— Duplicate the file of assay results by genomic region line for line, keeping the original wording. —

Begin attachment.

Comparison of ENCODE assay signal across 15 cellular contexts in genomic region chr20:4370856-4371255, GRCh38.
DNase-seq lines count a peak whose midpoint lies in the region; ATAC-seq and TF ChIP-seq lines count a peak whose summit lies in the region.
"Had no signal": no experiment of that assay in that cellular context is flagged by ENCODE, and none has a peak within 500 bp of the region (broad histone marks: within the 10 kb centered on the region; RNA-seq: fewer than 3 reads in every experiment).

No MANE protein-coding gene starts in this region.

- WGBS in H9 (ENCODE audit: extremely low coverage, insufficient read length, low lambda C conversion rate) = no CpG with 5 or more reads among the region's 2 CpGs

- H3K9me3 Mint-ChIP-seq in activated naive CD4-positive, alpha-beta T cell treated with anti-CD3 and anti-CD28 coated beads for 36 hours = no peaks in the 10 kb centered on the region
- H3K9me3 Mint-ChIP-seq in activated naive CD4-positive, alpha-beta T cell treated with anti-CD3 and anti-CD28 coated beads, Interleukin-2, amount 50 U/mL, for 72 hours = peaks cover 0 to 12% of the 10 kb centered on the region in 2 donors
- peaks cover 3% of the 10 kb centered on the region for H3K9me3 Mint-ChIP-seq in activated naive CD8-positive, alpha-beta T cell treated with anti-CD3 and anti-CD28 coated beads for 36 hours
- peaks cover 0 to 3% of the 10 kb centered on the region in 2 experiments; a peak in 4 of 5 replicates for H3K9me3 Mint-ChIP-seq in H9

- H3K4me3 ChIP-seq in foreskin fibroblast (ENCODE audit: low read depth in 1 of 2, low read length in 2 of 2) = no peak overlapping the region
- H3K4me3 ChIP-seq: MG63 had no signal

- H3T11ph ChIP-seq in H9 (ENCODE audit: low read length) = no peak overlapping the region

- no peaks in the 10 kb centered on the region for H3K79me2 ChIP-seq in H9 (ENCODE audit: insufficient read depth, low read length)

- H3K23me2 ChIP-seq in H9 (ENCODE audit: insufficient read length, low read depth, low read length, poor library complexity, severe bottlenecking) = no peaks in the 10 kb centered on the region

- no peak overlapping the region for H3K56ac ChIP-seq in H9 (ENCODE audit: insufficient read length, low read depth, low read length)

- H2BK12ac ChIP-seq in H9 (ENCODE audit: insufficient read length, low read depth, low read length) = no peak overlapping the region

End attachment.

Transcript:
Comparison of ENCODE assay signal across 15 cellular contexts in genomic region chr20:4370856-4371255, GRCh38.
DNase-seq lines count a peak whose midpoint lies in the region; ATAC-seq and TF ChIP-seq lines count a peak whose summit lies in the region.
"Had no signal": no experiment of that assay in that cellular context is flagged by ENCODE, and none has a peak within 500 bp of the region (broad histone marks: within the 10 kb centered on the region; RNA-seq: fewer than 3 reads in every experiment).

No MANE protein-coding gene starts in this region.

- WGBS in H9 (ENCODE audit: extremely low coverage, insufficient read length, low lambda C conversion rate) = no CpG with 5 or more reads among the region's 2 CpGs

- H3K9me3 Mint-ChIP-seq in activated naive CD4-positive, alpha-beta T cell treated with anti-CD3 and anti-CD28 coated beads for 36 hours = no peaks in the 10 kb centered on the region
- H3K9me3 Mint-ChIP-seq in activated naive CD4-positive, alpha-beta T cell treated with anti-CD3 and anti-CD28 coated beads, Interleukin-2, amount 50 U/mL, for 72 hours = peaks cover 0 to 12% of the 10 kb centered on the region in 2 donors
- peaks cover 3% of the 10 kb centered on the region for H3K9me3 Mint-ChIP-seq in activated naive CD8-positive, alpha-beta T cell treated with anti-CD3 and anti-CD28 coated beads for 36 hours
- peaks cover 0 to 3% of the 10 kb centered on the region in 2 experiments; a peak in 4 of 5 replicates for H3K9me3 Mint-ChIP-seq in H9

- H3K4me3 ChIP-seq in foreskin fibroblast (ENCODE audit: low read depth in 1 of 2, low read length in 2 of 2) = no peak overlapping the region
- H3K4me3 ChIP-seq: MG63 had no signal

- H3T11ph ChIP-seq in H9 (ENCODE audit: low read length) = no peak overlapping the region

- no peaks in the 10 kb centered on the region for H3K79me2 ChIP-seq in H9 (ENCODE audit: insufficient read depth, low read length)

- H3K23me2 ChIP-seq in H9 (ENCODE audit: insufficient read length, low read depth, low read length, poor library complexity, severe bottlenecking) = no peaks in the 10 kb centered on the region

- no peak overlapping the region for H3K56ac ChIP-seq in H9 (ENCODE audit: insufficient read length, low read depth, low read length)

- H2BK12ac ChIP-seq in H9 (ENCODE audit: insufficient read length, low read depth, low read length) = no peak overlapping the region